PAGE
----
Now consider this: One who does not honor and fear YHVH but turns to idolatry (the second commandments) will not honor one’s parents (the fifth commandment) (and vice versa) will likewise not honor the property of one’s neighbor (including his neighbor’s wife). Juxtaposed next to these commands is the prohibition against misleading a blind person (verse 18). This means that we should not take advantage of his blindness by advising him in a way beneficial to us and to his disadvantage. Juxtaposed to that is one who steals justice from another by perverting judgment against one who is weaker socially or financially or who is less informed at law than another thereby giving the advantage to the stronger (The ArtScroll Davis Edition Baal HaTurim Chumash/Devarim, pp. 2126–2127).

Can you see how each command is interrelated with all the others? Does this give one insight into the curious statement found in James 2:10? We can see that in one way or the other, all of YHVH’s commandments are inter-related, all depend on each other, and they all stand or fall together. Now relate James 2:10 back to verse eight where the entire Torah-law can be summarized as the “royal law of love.”

As you review YHVH’s list of prohibitions in Deuteronomy 27 can you see any other relationships between these juxtaposed concepts?

Learning to exegete (draw truth out of) Scripture in this manner will yield a whole new level of spiritual revelation to the reader.

 

Ways to Help Persecuted Christians in Syria

The following article is from Open Door USA (http://www.opendoorsusa.org) — http://www.opendoorsusa.org/newsroom/tag-news-post/syrian-pastors-church-workers-carrying-out-ministry-with-gods-help/

SYRIAN PASTORS, CHURCH WORKERS CARRYING OUT MINISTRY WITH GOD’S HELP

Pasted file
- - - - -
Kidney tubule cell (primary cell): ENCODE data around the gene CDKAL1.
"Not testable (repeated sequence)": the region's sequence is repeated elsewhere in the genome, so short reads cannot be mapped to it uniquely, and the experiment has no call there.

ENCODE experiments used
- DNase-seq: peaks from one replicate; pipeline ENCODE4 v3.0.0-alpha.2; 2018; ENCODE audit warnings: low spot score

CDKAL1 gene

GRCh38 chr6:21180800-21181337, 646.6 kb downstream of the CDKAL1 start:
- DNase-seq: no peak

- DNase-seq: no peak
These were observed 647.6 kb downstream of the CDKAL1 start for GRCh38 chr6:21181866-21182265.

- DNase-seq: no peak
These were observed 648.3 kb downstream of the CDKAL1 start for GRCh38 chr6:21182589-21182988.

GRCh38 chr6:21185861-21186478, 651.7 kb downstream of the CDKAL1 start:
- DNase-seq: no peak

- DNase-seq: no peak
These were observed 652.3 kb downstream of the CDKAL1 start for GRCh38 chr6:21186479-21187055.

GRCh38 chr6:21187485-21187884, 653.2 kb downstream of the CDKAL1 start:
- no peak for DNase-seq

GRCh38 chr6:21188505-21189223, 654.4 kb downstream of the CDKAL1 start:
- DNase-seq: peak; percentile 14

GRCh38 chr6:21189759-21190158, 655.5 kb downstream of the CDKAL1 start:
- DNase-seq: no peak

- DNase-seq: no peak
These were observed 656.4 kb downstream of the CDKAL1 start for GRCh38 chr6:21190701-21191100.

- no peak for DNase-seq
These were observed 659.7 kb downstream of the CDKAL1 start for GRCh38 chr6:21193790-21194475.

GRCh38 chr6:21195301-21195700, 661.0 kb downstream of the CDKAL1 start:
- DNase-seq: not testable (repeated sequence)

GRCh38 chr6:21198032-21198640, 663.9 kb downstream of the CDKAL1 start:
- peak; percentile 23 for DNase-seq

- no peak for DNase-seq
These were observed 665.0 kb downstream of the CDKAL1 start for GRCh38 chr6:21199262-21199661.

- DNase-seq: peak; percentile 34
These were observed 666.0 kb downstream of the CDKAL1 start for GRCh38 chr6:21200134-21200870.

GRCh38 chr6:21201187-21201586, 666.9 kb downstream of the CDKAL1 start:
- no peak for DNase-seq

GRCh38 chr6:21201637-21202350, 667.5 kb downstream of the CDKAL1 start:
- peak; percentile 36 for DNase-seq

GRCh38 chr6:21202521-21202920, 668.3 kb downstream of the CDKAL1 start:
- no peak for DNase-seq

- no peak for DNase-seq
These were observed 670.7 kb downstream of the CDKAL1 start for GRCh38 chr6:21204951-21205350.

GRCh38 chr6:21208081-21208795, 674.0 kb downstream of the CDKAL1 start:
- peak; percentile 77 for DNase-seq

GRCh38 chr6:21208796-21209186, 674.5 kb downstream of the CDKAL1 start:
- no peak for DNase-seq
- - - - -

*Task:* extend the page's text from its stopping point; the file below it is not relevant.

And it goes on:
August 31, 2015 by Janelle P in Middle East
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An estimated 700,000 Christians have left Syria, but some pastors and church workers have made the decision to stay in the country torn apart by a civil war and the savage murders and kidnappings carried out by Islamic State (IS) extremists. Life is dangerous for Christians with daily shootings, regular bomb explosions and snipers in the streets. What makes Pastor Samuel* and relief worker Fathi* from Aleppo and Pastor Edward from Damascus stay?

Before the war began, cities such as Aleppo, Damascus and Homs were home to large Christian communities. Many of the Christians who are still in Aleppo are there for two main reasons: 1) they have no money to leave the city, or 2) they feel called to stay to help the remaining people or their congregations. One of them is Pastor Samuel, a pastor of a Protestant church with 250 members attending every Sunday. His wife and children have left the country; for them it was impossible to live under the constant threat of violence. The family endured great sacrifice. They have been separated from each other for a long time.

“Despite everything that has happened, we are all trying to do our best to serve the people who remain and provide God’s hope in a hopeless situation,” says Pastor Samuel. He sees many people coming to his church, mainly people who cannot go to their own churches because of the fighting. “In many situations the only thing we can do is pray. Psalm 91 comforts me and gives me strength.”

Fathi is one of the Syrian Christians who plays a key role in helping refugees through local churches supported by Open Doors.